As life changes and your children grow, your parenting plan may need to be updated to reflect the current needs of your children. Making modifications to a parenting plan is fairly simple when both parents agree to the changes. The courts do not have to review and approve a co-operatively modified parenting plan, but the plan is never updated and either parent stops following the new guidelines there are no legal actions the court may take.
Typically, the Florida court system doesn’t like to step in and change a parenting plan unless extraordinary, unforeseen circumstances have arisen. A few examples of when this can happen are: when parents cannot agree to proposed changes in a parenting plan, a parent is refusing to follow the current plan, the child is living in a potentially harmful situation or if one of the parents has to move somewhere that could disrupt the child’s current living and time-sharing situation.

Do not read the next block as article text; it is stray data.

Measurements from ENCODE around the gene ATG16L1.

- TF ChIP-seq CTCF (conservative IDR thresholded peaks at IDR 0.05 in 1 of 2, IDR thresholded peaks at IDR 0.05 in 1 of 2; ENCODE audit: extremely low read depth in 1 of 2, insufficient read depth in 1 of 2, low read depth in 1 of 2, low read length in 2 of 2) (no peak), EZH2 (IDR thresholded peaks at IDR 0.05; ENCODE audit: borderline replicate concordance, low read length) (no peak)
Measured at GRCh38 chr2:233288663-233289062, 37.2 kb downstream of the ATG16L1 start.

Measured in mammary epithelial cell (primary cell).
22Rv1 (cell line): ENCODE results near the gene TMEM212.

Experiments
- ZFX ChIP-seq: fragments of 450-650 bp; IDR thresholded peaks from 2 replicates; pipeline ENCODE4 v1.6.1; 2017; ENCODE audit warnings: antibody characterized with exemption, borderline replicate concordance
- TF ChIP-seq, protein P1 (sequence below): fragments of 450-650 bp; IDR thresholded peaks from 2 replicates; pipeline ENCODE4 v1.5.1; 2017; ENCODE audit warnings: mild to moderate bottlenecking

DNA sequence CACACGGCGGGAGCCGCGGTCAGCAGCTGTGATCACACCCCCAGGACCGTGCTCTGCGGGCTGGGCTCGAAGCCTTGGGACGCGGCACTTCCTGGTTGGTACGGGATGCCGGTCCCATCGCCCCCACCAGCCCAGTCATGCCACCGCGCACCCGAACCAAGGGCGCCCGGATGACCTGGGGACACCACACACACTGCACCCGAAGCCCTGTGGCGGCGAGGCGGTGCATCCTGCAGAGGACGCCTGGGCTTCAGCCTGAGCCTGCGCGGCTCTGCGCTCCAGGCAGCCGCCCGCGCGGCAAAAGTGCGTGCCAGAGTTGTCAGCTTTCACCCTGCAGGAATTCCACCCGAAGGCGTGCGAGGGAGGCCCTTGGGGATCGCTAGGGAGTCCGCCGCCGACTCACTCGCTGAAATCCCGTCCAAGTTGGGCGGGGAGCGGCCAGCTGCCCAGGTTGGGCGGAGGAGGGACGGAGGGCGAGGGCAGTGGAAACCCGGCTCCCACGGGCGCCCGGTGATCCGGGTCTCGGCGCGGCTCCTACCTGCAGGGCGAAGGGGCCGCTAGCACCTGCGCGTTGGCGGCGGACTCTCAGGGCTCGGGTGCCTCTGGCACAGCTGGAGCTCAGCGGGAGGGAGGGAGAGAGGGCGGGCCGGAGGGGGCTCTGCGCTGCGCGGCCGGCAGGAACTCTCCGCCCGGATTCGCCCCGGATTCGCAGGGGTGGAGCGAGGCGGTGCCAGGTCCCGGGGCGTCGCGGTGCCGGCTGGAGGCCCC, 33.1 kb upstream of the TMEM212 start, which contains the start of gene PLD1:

While evaluating a request for modification of a parenting plan, the State of Florida judicial system will look at a variety of factors to determine if the modification will serve the best interests of the child. The preference of the child, how long the child has been living in a stable environment and the best way to sustain said environment, the ability of the parents to co-operate in regards to time-sharing, and the health and education of the child are all factors that will be weighed when modifying custody in the State of Florida.
Whether you are making modifications together as co-parents or you want to request changes to best serve the interests of your children, having an experienced lawyer on your side to provide guidance through the modification process can be an invaluable resource. The attorneys at LaFrance Law believe that kids deserve a happy, healthy childhood and can counsel you through the ins and outs of time-sharing and parental responsibilities. Fill out the contact us form to learn how LaFrance Law can help you modify your current parenting plan agreement.
The statutory grounds for child custody modification can be found in Florida Statute Section 61.13(3).